- Volume 18 Issue 3
The Effect of Father's Child Rearing Behavior and Child Rearing Involvement Perceived by Children on Children's Self-Esteem and School Adjustment
초등학교 아동이 지각한 아버지의 양육행동 및 양육참여도가 자아존중감과 학교생활 적응에 미치는 영향
- Kim, Mi-In (Graduate School of Education, Univ. of Incheon) ;
- Jang, Young-Ae (Dept. of Consumer Science and Child Development, Univ. of Incheon)
- Published : 2007.09.29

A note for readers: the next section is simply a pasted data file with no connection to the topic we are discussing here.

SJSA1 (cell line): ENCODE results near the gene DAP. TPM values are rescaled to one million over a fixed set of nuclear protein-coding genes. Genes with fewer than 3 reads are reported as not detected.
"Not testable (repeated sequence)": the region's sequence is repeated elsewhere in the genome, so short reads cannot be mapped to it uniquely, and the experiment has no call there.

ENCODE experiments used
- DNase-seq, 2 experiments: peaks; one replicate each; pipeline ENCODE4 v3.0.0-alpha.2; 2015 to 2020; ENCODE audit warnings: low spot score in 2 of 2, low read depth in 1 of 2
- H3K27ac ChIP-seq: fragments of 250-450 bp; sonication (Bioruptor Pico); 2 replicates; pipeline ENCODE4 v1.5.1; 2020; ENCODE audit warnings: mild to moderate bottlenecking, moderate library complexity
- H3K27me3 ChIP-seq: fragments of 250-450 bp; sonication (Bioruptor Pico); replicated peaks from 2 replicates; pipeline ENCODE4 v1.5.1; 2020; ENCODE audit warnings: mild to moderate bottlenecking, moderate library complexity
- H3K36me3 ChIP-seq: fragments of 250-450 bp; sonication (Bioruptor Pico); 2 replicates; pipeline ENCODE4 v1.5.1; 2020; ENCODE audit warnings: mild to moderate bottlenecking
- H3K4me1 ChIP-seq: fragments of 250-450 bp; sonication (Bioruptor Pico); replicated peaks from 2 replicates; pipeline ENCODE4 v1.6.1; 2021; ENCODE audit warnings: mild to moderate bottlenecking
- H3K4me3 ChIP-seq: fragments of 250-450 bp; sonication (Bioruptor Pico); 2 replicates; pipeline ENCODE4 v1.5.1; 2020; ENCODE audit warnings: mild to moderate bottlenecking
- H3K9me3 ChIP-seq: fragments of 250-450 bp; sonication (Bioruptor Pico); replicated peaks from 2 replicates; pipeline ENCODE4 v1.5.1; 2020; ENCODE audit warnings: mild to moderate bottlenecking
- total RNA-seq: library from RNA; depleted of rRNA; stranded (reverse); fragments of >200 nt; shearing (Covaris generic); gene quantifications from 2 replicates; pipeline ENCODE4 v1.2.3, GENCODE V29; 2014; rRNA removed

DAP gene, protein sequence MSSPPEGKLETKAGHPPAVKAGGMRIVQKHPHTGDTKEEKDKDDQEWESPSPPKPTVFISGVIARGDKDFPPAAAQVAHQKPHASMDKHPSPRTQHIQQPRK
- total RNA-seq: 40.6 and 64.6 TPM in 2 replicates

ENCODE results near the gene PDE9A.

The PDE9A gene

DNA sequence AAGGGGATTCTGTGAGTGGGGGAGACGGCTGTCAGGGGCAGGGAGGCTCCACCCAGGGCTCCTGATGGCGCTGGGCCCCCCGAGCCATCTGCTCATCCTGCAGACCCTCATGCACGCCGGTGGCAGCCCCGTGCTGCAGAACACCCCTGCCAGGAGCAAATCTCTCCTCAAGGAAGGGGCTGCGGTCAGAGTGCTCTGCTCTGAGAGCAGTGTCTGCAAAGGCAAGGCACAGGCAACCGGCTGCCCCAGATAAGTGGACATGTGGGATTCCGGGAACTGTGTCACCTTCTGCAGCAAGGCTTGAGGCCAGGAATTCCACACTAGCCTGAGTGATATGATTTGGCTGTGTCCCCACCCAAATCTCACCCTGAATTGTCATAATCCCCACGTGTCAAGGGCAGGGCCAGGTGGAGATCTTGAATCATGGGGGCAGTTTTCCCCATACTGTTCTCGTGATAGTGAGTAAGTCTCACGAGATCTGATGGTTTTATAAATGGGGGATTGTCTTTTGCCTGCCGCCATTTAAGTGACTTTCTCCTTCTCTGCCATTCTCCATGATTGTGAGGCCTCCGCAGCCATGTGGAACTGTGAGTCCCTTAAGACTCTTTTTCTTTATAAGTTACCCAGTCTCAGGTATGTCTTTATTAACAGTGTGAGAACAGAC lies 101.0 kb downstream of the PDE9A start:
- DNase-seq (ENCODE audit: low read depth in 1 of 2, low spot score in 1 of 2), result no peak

The purpose of this study was to examine the effect of father's child rearing behavior and child rearing involvement perceived by their children to children's self-esteem and school adjustment. The subjects were 300 elementary school children selected from two elementary schools in Incheon area. The instruments included the father's child rearing behavior index, father's child rearing involvement index, children's self-esteem inventory, and children's school adjustment inventory. The statistics used from this data were correlation analysis and multiple regression analysis. This study showed that father's child rearing behaviors of autonomy, achievement, concern and affection behavior were positively correlated to children's general, social, family and school self-esteem. Correlation analysis also indicated that a father's child rearing involvement, that is family activities, day to day guidance, household affairs and home education involvement were positively correlated to children's general, social and family self-esteem, and school self-esteem was positively correlated to family activities and day to day guidance involvement. Father's child rearing behaviors also indicated positive correlations with children's teachers, friends, studies and rule adjustments. A father's child rearing involvement also indicated positive correlations with all of the schools adjustment variables. The relationships between children's self-esteem and school adjustment indicated positive high correlations in all sub-variables. It was also found that autonomy behavior, family activities involvement, affection behavior and concern behavior were significant predictors of children's self-esteem. Also, day to day guidance involvement and family activities involvement were significant predictors of children's school adjustment, but in addition to children's self-esteem variables, children's social, school, general, and family self-esteem were significant predictors of children's school adjustment.